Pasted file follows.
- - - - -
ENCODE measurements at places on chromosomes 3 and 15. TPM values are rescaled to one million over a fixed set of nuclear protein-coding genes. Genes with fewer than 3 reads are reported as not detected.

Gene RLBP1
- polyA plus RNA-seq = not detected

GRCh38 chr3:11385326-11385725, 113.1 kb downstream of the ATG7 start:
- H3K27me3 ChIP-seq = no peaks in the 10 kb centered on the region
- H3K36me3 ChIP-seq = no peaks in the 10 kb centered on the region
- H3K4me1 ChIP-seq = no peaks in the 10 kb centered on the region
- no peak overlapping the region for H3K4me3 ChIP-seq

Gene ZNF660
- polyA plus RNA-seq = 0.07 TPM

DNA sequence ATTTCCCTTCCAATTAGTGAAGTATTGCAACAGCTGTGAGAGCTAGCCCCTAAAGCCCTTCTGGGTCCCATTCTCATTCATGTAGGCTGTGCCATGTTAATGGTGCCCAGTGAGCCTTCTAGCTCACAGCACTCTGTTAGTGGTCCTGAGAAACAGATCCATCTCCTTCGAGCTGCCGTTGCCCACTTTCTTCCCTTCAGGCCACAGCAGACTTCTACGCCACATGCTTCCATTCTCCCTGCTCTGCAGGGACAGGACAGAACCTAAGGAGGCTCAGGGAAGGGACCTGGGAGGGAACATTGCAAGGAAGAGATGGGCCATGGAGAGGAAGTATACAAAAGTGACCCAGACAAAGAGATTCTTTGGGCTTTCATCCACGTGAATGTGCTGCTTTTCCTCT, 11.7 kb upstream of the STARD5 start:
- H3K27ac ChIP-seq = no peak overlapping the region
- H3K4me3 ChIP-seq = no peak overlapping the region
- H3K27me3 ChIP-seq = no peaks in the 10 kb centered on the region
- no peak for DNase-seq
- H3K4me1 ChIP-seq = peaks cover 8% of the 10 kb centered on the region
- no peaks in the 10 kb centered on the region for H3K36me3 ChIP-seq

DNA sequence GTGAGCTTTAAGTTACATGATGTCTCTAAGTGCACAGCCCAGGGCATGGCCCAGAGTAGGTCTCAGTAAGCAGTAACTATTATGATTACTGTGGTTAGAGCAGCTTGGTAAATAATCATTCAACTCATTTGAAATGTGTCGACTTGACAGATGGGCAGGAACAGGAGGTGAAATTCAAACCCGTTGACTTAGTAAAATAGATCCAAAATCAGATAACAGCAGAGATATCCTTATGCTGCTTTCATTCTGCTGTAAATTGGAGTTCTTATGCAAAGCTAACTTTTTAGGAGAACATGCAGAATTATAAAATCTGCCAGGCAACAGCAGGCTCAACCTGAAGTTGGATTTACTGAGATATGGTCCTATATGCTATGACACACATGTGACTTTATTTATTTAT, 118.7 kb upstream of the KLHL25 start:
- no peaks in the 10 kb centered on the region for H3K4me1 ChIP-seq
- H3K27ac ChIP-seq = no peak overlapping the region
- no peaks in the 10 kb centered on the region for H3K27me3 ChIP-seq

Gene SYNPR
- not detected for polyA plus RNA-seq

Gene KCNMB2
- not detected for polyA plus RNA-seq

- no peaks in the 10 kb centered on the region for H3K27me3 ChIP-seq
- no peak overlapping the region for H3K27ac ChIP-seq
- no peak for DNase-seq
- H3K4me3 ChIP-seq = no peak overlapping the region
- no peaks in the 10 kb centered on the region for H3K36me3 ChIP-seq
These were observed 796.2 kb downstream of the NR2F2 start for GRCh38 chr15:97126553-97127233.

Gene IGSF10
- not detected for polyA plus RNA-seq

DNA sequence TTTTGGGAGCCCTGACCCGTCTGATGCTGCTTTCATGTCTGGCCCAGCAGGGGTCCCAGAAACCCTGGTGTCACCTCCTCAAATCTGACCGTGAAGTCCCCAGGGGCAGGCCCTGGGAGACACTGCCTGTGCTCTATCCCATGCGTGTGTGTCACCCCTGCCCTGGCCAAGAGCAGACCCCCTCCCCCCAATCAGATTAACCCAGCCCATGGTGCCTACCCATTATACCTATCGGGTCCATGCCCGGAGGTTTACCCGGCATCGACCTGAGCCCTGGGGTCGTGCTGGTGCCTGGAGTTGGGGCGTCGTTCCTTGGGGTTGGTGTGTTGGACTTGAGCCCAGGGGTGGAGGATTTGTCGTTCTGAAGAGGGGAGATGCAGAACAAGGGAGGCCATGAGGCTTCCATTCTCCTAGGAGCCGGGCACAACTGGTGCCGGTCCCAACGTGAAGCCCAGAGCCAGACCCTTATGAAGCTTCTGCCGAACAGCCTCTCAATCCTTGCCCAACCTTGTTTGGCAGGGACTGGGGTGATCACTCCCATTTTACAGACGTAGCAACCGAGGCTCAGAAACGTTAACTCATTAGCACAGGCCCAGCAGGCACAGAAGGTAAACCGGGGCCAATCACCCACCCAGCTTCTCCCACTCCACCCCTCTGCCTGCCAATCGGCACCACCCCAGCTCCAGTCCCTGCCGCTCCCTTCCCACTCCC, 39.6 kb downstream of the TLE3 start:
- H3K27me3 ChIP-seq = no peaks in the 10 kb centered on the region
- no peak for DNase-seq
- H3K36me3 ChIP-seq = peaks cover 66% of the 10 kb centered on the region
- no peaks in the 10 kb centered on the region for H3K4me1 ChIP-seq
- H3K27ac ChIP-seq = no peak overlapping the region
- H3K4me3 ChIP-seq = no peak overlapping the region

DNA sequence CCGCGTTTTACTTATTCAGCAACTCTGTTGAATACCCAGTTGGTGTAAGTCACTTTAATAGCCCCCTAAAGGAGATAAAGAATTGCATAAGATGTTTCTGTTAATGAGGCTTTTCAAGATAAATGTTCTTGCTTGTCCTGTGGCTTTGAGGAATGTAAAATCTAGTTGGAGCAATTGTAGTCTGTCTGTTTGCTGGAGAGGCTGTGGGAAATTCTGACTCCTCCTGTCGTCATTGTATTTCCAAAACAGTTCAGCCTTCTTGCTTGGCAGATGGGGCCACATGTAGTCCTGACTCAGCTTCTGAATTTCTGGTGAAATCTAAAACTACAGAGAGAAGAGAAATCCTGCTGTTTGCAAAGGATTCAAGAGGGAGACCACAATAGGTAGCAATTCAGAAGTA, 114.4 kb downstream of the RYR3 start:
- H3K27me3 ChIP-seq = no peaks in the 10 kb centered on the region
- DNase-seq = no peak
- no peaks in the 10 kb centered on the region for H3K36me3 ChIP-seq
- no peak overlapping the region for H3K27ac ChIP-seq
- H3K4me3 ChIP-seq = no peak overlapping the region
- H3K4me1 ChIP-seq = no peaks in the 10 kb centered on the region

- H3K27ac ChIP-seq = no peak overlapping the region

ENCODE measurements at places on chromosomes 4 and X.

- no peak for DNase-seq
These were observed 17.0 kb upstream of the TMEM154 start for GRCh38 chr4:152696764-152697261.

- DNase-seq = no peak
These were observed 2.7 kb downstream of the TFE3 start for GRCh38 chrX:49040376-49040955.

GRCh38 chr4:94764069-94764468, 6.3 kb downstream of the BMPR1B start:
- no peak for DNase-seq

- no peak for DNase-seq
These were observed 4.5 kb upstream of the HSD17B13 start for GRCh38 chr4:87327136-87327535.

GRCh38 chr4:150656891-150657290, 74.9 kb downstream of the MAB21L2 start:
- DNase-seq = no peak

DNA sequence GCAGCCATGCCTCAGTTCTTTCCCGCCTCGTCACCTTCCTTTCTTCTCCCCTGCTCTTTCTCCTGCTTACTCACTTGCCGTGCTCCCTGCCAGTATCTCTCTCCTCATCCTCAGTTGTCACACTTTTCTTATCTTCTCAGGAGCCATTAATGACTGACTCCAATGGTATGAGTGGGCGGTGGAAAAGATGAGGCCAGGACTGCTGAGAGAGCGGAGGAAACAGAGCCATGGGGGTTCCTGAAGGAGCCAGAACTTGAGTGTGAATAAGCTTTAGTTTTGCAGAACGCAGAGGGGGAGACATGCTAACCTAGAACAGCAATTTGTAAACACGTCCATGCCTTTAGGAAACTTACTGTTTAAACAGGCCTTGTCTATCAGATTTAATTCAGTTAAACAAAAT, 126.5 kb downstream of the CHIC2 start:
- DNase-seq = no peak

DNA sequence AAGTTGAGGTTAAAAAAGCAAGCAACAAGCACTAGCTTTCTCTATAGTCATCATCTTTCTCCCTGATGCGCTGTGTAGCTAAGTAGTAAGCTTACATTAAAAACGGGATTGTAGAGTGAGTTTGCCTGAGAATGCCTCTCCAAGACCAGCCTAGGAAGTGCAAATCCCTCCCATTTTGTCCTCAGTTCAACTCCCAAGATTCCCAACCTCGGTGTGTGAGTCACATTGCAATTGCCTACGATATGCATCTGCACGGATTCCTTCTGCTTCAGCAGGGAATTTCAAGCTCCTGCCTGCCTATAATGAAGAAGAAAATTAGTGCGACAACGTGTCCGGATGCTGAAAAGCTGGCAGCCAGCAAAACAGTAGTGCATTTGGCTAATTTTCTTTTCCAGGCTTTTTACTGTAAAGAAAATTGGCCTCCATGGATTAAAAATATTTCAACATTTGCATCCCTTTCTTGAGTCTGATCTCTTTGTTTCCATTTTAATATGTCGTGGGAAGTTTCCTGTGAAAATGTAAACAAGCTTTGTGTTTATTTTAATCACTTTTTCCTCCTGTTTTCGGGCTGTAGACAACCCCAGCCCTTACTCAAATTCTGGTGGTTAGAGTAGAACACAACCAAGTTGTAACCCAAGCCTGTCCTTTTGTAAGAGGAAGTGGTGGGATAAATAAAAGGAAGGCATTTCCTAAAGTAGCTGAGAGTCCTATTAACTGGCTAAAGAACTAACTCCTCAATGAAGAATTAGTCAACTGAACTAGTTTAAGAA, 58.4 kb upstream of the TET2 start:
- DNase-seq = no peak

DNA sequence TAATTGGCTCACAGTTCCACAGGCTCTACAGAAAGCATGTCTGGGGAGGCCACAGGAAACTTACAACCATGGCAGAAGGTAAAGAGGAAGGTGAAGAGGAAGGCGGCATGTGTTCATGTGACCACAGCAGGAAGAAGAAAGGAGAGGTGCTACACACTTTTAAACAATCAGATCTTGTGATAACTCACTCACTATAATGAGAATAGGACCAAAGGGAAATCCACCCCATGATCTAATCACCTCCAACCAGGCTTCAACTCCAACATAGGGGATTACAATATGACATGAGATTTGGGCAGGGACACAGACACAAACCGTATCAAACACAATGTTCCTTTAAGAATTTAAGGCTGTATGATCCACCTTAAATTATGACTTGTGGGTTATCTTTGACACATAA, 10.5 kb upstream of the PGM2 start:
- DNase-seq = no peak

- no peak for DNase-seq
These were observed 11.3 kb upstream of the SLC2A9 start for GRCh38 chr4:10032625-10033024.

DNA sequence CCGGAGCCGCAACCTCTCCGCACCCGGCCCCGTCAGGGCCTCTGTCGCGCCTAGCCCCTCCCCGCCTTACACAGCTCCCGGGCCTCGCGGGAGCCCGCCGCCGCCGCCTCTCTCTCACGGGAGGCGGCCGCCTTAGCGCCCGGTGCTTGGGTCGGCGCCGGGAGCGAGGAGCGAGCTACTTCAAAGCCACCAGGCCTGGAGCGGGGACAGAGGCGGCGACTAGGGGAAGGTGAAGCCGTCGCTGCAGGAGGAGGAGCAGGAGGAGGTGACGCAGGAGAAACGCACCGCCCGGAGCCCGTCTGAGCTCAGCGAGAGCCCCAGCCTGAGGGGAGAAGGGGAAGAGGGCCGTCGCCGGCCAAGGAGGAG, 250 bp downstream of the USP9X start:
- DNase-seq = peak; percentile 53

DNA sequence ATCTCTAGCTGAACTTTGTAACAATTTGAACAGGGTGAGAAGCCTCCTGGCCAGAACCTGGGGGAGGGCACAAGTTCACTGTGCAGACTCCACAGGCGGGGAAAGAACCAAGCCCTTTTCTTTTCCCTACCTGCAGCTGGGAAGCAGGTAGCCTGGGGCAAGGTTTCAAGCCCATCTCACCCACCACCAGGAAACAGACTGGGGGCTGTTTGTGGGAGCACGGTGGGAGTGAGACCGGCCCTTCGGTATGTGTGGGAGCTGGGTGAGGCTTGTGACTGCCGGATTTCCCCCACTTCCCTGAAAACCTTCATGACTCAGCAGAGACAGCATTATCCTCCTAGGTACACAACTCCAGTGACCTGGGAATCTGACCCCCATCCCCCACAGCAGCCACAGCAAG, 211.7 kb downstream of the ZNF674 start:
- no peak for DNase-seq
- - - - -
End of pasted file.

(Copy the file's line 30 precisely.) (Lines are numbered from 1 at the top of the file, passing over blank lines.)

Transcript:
- no peaks in the 10 kb centered on the region for H3K36me3 ChIP-seq